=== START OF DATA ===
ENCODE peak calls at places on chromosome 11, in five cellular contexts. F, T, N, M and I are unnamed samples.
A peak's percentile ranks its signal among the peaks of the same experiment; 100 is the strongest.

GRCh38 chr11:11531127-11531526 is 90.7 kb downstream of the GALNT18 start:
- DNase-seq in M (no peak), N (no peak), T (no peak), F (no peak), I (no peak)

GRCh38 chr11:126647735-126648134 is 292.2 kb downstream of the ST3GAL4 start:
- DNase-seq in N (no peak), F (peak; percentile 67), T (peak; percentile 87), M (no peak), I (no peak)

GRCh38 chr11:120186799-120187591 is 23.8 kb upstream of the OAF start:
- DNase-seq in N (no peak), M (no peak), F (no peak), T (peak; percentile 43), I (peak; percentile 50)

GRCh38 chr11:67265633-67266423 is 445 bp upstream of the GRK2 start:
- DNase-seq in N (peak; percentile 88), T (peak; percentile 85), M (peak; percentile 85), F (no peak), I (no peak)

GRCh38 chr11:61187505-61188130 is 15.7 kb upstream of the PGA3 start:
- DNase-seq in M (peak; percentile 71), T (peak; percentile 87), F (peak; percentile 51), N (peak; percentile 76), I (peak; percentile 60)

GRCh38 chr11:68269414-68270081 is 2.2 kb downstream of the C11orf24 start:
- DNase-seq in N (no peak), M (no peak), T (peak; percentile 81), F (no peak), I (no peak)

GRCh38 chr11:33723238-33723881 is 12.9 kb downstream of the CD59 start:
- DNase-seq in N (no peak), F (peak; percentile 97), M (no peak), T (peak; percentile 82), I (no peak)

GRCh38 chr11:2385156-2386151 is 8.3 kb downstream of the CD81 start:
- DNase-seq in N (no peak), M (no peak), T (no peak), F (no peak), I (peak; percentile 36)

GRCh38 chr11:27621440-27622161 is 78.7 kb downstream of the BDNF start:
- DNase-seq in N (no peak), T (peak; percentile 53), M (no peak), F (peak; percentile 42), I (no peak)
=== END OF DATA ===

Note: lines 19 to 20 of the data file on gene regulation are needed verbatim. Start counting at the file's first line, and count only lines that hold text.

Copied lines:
GRCh38 chr11:27621440-27622161 is 78.7 kb downstream of the BDNF start:
- DNase-seq in N (no peak), T (peak; percentile 53), M (no peak), F (peak; percentile 42), I (no peak)